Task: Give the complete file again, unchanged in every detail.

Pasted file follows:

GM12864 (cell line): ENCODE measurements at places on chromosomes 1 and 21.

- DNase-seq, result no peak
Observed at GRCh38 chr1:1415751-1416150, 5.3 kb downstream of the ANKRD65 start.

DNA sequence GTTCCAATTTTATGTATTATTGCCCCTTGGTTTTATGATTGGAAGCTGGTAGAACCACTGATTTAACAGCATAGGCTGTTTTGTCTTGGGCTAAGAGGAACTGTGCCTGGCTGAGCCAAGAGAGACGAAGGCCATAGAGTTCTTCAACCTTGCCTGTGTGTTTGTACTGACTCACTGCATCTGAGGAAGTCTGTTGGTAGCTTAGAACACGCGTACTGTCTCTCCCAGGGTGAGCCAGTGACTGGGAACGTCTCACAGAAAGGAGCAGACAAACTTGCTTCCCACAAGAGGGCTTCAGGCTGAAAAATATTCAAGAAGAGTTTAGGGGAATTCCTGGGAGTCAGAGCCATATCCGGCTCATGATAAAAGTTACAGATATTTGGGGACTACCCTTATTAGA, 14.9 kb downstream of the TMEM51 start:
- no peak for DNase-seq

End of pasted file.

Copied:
GM12864 (cell line): ENCODE measurements at places on chromosomes 1 and 21.

- DNase-seq, result no peak
Observed at GRCh38 chr1:1415751-1416150, 5.3 kb downstream of the ANKRD65 start.

DNA sequence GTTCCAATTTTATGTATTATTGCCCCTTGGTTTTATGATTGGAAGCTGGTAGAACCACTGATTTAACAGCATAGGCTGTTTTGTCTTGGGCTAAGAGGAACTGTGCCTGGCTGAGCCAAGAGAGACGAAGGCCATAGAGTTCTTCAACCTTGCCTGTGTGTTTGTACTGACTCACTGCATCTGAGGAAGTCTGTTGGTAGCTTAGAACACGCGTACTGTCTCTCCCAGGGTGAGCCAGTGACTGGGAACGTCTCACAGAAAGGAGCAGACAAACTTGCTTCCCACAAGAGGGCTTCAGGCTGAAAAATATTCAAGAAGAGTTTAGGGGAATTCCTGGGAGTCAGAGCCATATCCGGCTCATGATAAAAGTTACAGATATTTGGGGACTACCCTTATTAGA, 14.9 kb downstream of the TMEM51 start:
- no peak for DNase-seq